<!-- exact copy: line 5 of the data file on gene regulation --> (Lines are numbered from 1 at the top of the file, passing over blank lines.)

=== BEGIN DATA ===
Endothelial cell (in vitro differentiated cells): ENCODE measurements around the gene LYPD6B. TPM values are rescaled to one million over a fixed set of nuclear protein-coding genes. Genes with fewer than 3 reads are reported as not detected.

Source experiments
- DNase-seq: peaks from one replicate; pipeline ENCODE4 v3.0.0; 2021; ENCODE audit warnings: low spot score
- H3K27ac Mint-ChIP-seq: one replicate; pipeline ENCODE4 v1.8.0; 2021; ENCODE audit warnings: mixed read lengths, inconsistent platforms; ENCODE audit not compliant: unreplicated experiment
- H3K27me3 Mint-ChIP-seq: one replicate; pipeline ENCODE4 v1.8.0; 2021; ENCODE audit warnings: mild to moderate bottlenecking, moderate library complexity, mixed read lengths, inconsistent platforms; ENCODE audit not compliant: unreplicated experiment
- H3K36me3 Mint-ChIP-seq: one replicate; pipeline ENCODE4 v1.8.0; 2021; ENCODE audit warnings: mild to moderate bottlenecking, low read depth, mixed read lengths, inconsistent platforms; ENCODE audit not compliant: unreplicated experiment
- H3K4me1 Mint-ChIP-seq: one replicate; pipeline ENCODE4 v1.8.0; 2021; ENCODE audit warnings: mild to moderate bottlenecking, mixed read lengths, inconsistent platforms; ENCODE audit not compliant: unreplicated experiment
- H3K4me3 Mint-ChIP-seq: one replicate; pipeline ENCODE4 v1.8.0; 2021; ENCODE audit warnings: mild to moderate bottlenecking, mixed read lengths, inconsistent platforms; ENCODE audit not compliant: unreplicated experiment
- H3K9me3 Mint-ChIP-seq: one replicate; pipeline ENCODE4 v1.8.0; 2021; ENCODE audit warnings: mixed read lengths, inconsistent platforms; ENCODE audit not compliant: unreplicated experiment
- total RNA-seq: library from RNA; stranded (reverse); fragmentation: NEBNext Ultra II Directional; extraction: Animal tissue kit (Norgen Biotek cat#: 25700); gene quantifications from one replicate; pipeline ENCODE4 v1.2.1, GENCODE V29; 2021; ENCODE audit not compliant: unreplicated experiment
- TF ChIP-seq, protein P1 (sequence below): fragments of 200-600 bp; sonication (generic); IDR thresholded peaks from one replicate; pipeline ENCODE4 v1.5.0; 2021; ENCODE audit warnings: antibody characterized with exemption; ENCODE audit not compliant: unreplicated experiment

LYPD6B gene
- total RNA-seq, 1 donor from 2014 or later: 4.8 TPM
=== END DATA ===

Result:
- H3K27me3 Mint-ChIP-seq: one replicate; pipeline ENCODE4 v1.8.0; 2021; ENCODE audit warnings: mild to moderate bottlenecking, moderate library complexity, mixed read lengths, inconsistent platforms; ENCODE audit not compliant: unreplicated experiment